The liaison between fashion and gold dates back—way back—well into the BC era of the timeline we know as history. Trade, economy, technology and aesthetics have all had their say in this story and what we have now is a delightful visual compendium. From mentions of Cloth of Gold on Roman headstones to the introduction of zari in Indian textiles through the Persian migration, usage of gold in textiles has undergone quite a historic and geographic journey, covering grounds that span through the rise and fall of great civilizations well into the advent of the Industrial Revolution. Here’s the TL;DR version of this history lesson.
That’s Gold’s atomic number in the Periodic Number. Physical properties of this element are usually listed as soft, ductile and malleable, which is why metal is used for both weaving and surface ornamentation. From drawing into the thinnest of filaments to being beaten into frail gold leaves, the many ways in which gold can be moulded and shaped to create artefacts ranging from jewellery to astronomical apparatus is truly worth marvelling about.
The year in when the World Gold Standard, the monetary system in effect until as late as before the WW1, was abandoned. The minting of gold coins in Britain and the rest of the world stopped long before. Guess they realised decadence is only apt in an Oscar Wilde novel, eh?
That’s how much gold has been mined since the early civilisations, according to the World Gold Council. That’s…heavy, phew!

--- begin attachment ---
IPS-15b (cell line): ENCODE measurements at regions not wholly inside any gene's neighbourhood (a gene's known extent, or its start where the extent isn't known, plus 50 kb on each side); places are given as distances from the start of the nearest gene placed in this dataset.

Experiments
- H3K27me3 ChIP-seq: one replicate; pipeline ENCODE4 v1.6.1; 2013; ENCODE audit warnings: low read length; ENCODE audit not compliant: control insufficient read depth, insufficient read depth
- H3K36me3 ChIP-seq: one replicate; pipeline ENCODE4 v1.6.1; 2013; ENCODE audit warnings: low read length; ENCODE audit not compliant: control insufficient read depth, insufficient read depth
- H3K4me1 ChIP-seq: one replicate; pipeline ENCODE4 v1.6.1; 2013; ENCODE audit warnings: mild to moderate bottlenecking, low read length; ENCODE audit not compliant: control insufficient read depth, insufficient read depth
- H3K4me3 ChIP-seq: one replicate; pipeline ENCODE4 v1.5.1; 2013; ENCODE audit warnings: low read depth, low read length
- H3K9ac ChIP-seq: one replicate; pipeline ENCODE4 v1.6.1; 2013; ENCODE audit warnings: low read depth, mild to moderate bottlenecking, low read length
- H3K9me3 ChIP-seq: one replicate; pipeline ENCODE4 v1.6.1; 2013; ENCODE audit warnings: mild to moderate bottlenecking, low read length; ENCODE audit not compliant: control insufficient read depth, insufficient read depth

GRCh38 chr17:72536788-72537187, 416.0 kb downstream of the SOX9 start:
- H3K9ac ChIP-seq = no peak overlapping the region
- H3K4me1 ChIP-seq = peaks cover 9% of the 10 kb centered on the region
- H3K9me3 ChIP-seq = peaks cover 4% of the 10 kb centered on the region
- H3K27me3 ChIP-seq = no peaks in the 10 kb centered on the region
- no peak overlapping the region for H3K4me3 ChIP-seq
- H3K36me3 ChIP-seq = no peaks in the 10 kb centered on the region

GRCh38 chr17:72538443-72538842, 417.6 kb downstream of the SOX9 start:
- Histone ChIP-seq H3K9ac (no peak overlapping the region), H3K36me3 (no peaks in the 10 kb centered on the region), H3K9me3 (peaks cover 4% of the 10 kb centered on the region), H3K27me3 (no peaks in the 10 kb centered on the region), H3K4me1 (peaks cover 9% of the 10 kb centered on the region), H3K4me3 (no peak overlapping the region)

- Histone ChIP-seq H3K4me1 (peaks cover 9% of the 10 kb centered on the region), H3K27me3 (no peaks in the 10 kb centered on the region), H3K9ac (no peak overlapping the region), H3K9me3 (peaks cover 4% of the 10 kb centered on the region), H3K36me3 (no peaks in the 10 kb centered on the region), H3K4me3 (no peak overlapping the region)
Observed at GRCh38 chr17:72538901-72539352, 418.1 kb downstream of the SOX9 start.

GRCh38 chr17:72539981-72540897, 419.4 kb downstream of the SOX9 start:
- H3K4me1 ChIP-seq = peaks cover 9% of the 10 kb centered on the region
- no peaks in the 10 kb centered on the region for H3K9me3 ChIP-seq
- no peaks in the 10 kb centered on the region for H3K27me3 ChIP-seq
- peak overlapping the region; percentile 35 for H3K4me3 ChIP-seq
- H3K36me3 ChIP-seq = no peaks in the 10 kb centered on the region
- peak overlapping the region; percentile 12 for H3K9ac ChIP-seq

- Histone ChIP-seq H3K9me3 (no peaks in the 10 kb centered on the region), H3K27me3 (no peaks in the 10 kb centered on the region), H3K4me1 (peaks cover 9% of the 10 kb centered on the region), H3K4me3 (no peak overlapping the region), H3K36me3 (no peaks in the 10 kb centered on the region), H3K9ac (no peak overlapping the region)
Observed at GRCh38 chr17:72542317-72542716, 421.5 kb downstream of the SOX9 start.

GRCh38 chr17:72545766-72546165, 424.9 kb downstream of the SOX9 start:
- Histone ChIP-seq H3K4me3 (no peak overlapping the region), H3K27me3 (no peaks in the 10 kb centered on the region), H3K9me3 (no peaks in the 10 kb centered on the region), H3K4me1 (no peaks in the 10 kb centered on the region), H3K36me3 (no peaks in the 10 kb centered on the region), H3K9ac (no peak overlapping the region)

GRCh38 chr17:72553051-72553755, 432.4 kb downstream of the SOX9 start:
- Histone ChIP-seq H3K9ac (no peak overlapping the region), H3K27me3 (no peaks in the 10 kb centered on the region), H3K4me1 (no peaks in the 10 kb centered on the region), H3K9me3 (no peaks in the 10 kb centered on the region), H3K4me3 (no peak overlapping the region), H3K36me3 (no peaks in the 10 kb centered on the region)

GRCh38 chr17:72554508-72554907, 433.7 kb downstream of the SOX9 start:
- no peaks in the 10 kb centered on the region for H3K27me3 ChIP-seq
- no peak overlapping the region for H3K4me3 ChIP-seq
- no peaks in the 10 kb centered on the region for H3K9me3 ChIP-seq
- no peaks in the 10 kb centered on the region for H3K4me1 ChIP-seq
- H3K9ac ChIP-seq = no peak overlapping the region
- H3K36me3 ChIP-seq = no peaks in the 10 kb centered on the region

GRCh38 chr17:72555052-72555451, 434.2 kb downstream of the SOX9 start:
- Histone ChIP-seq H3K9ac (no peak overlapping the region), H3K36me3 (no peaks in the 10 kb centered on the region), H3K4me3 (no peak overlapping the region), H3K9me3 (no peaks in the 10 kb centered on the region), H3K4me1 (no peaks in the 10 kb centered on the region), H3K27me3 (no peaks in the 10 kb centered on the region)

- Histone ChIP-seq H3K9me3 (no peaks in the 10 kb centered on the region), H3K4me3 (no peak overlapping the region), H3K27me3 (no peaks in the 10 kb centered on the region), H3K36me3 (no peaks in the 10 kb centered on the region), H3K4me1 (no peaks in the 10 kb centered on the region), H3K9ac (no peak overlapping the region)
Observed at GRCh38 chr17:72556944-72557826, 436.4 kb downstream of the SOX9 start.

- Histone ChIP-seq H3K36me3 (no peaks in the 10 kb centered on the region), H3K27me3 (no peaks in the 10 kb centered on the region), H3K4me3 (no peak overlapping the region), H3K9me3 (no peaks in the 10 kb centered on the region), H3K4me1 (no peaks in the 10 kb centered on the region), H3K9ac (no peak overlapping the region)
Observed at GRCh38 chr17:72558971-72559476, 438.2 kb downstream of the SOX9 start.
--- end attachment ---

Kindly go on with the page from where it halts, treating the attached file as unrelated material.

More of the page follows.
And that’s how much gold we Indians hold, making us the top consumer on a global scale and one of the top 10 countries in the world holding gold reserves in their central bank.
Is when Persians migrants brought the gold thread weaving technique we now know as zari to India—around the Vedic times to give you some context. The technique of weaving gold and silver threads with silk flourished much later, under Akbar’s reign.
That is how long gold is beaten to create the thin leaf which is stamped on to the fabric. The craft is known as varak which is now so rare that all that remains of it are two practising printers in Jaipur.
The standard of measure for kalabatun (zardosi embroidery using actual gold filaments) is a rati which determines the quality and price of the garment—chaurati (four ratis) being the highest.
The year when the modern metallic fibre (now used in contemporary ethnic wear) was first produced by the Dobeckmum Company. Aluminum yarn served as the base back then but has since been replaced by stainless steel yarn and, more recently, aluminised nylon yarns marketed under the names Lurex and Melton. Contemporary kurtas and ethnic ensembles use these fibres to cut down on the weight and prevent tarnishing.
Check out contemporary reinterpretations of gold weaves here.